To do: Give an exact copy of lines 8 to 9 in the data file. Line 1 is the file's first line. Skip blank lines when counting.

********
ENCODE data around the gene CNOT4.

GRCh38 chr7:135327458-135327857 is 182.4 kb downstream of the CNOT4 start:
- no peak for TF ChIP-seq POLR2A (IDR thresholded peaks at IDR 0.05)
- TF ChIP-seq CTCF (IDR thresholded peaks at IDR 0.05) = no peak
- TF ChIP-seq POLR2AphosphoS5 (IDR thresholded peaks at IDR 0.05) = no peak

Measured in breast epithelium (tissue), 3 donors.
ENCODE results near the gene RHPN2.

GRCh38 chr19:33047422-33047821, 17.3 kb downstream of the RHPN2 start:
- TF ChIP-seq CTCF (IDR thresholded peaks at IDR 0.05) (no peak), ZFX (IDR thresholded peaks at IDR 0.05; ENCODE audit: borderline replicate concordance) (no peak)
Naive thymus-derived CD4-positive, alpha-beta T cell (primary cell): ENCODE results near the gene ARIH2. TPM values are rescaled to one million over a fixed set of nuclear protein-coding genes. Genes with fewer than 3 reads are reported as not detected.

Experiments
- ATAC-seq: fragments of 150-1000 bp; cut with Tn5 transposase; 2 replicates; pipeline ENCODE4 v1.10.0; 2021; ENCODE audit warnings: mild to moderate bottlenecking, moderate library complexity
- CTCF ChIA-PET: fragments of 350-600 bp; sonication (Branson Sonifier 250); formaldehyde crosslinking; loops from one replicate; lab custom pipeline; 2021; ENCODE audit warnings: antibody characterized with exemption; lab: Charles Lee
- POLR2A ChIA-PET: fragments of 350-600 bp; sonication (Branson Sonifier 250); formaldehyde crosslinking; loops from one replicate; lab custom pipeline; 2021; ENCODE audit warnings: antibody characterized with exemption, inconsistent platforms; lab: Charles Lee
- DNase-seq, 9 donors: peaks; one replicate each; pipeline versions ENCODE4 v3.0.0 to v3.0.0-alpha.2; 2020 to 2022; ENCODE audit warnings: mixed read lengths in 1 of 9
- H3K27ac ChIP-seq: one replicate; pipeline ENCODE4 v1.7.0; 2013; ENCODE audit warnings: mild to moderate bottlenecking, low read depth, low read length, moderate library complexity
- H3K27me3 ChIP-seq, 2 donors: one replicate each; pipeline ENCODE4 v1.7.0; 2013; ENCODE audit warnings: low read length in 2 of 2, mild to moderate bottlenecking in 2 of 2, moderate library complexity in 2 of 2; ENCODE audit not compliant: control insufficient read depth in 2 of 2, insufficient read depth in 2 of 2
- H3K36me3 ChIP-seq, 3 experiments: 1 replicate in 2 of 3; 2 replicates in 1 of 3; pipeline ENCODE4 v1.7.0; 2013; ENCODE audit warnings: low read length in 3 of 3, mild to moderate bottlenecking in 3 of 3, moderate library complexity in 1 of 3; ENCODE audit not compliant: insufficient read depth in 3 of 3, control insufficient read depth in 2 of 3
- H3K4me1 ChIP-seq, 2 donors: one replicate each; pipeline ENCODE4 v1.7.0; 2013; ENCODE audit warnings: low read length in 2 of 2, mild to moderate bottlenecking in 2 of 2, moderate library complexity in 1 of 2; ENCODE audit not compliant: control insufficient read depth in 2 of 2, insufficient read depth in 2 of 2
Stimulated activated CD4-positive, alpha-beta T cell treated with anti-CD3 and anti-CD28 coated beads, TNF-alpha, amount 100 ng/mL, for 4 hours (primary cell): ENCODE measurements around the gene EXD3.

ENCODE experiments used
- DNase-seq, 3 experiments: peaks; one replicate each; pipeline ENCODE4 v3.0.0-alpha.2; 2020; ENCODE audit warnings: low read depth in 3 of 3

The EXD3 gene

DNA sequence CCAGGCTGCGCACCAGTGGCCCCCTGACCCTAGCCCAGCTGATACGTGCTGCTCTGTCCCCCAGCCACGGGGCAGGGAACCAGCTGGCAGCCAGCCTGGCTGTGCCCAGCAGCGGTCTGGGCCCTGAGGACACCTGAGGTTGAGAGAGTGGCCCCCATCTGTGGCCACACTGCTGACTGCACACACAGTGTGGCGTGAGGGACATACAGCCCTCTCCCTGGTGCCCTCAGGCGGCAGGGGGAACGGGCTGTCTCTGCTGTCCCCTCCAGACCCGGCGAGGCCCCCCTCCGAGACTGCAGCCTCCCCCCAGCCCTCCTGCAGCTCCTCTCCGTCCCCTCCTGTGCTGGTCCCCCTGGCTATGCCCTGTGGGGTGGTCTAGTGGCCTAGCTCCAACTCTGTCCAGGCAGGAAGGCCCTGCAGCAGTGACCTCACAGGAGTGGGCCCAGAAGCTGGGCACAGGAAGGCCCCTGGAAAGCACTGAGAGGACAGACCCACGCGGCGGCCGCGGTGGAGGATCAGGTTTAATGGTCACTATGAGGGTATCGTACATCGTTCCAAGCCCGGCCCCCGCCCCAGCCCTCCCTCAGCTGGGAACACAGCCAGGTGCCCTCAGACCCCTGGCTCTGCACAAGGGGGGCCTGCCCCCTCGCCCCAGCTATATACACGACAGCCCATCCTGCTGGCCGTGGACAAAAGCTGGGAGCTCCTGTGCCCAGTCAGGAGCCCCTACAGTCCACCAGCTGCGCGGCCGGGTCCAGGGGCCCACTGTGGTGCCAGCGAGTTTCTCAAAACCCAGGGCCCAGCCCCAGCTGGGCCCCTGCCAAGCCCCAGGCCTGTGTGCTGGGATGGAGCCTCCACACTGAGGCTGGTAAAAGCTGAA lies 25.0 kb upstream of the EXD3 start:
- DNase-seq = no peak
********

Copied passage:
GRCh38 chr19:33047422-33047821, 17.3 kb downstream of the RHPN2 start:
- TF ChIP-seq CTCF (IDR thresholded peaks at IDR 0.05) (no peak), ZFX (IDR thresholded peaks at IDR 0.05; ENCODE audit: borderline replicate concordance) (no peak)